Step off the beaten path, and re-enter the world of 19th century Creole Louisiana in New Roads, Louisiana, where relaxation is the rule, and history and tradition are abundant.
The first settlement in New Roads can be traced back to 1822. A six-block settlement was established at the terminus of a “new road” linking the False River & Mississippi River settlements.
New Roads’ success was guaranteed in 1847 when it was named governmental seat of Pointe Coupee Parish. At the turn of the century, New Roads became a resort community as seasonal tourists began making the pilgrimage to enjoy the tranquil waters of False River.
Le Poste de Pointe Coupée (“The Pointe Coupee Post”) is one of the oldest communities in the Mississippi Valley. The post was founded in the 1720s by settlers from France. The post was located upstream from the point crossed by the explorers, immediately above but not circled by False River. The name was linked to the area along the Mississippi northeast of what is now New Roads. The post was settled by French coming from France and French Creoles as well as Africans coming from the French West Indies (Guadeloupe, Martinique and Santo Domingo, the west part of Hispaniola -Saint Domingue in French), later by French coming from Paris (like the family Provost) via Fort de Chartres, Illinois.
In 1768-1769, fifteen French families (among others, the families Provost and Nezat, Pierre Nezat coming from Layrac, France) left the Pointe Coupee Post and settled in the Attakapas Post (today St Martinville, LA). The post was later settled by African-Americans, Anglo-Saxons and Italians.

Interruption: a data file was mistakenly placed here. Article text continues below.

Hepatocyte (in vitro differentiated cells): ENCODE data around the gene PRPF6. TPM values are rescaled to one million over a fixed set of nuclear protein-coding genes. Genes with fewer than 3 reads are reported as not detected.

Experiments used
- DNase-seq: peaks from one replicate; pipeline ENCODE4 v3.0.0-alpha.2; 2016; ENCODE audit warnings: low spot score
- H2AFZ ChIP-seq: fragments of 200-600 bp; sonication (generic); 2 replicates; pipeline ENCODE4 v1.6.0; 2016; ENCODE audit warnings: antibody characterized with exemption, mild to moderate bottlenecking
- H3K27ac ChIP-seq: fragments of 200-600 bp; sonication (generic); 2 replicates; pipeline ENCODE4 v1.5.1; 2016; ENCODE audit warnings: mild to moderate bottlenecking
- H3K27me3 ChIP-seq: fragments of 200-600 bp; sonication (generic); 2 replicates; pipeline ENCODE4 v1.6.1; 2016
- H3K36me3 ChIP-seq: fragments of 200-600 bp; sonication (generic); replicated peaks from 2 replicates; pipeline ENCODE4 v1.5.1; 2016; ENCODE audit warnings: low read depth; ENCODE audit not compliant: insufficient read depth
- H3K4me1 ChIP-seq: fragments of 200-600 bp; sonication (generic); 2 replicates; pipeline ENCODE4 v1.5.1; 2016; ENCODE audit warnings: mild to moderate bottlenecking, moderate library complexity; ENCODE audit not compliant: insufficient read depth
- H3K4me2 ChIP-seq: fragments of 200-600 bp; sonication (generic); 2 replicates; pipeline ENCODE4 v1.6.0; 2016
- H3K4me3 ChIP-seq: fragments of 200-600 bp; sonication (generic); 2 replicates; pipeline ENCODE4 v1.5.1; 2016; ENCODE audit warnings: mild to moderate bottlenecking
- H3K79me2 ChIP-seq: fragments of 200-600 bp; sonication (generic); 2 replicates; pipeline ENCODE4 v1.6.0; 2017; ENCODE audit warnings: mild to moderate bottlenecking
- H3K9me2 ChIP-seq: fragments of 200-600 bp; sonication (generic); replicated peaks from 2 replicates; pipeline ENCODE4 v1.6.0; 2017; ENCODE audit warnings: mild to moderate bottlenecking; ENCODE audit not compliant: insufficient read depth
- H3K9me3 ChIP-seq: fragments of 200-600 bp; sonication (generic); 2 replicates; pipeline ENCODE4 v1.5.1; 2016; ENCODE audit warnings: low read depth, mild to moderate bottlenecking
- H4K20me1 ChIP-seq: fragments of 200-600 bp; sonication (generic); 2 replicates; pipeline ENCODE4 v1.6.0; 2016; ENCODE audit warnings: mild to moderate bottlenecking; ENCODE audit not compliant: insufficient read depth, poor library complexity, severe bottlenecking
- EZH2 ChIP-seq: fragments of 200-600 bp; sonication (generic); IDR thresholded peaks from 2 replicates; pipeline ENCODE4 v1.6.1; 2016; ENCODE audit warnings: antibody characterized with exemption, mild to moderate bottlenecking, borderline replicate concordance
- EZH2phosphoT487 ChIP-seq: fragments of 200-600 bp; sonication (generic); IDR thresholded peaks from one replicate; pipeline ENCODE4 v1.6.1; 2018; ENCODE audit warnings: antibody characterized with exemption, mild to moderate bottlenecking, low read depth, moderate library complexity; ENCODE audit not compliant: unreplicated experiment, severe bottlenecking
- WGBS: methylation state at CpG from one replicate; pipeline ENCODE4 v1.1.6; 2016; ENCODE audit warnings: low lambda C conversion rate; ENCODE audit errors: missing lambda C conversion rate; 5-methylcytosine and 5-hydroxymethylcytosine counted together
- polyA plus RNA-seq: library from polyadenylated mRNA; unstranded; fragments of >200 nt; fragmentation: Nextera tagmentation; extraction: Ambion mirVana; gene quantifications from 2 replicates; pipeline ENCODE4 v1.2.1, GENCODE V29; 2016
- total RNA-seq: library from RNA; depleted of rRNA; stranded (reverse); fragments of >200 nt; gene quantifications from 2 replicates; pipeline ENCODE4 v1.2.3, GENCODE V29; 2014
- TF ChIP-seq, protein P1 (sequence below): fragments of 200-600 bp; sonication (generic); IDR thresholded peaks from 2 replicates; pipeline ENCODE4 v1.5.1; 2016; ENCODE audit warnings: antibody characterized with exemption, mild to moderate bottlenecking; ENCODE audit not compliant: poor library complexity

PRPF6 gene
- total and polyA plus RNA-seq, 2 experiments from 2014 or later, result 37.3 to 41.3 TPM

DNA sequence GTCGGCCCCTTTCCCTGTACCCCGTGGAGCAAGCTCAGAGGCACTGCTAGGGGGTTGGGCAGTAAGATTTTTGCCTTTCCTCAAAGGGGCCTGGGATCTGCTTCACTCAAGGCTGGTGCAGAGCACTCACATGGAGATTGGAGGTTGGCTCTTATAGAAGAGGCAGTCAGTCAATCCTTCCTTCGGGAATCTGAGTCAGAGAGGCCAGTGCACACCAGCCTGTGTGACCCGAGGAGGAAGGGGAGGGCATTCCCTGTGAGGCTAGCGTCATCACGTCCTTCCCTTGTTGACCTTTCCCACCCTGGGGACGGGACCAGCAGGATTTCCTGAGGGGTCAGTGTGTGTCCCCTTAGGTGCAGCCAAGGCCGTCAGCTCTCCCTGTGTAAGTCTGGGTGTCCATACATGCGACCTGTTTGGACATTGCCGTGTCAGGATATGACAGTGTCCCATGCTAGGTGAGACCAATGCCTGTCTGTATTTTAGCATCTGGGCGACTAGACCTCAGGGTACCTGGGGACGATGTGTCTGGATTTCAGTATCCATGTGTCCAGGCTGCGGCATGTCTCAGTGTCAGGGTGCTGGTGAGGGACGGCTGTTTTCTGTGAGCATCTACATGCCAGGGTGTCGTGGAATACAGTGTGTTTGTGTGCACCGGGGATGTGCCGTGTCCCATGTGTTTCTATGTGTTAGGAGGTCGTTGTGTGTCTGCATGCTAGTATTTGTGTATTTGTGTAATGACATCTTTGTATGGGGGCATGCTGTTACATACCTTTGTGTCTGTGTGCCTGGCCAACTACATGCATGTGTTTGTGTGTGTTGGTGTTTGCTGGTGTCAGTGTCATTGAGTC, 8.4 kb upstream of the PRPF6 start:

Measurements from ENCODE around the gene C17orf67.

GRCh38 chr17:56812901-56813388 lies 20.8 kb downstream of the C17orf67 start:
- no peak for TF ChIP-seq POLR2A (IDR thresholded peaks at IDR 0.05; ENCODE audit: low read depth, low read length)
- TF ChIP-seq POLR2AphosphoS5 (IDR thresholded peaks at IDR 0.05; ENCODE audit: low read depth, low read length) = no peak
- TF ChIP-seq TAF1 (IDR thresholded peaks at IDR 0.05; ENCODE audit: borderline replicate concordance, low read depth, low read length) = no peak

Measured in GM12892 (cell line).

About 1776, a Chemin Neuf, French for “New Road”, was built connecting the Mississippi River with False River, a 22-mile (35 km) long oxbow lake and formerly the main channel of the Mississippi. The post became New Roads. In 1822, streets were opened and lots created at the False River terminus of the new road. Since its founding, New Roads has been the hub of an agricultural community, focused on the production of sugar cane, cotton, pecans and other crops. Today, the economy is enhanced by industries, retail establishments, restaurants and lodging enterprises, five banks and modern health care and nursing facilities.
On January 31, 1865, toward the end of the American Civil War, five squadrons of Union cavalry marched into New Roads in a blinding rainstorm. Here five Confederate officers under the command of Colonel John S. Scott were discovered hiding in closets, under houses, and in a hole. Scott, who operated around Morganza, obtained many of his supplies from the Union forces in control of Baton Rouge, who exchanged food, clothing, and other necessities for cotton smuggled by Scott’s men.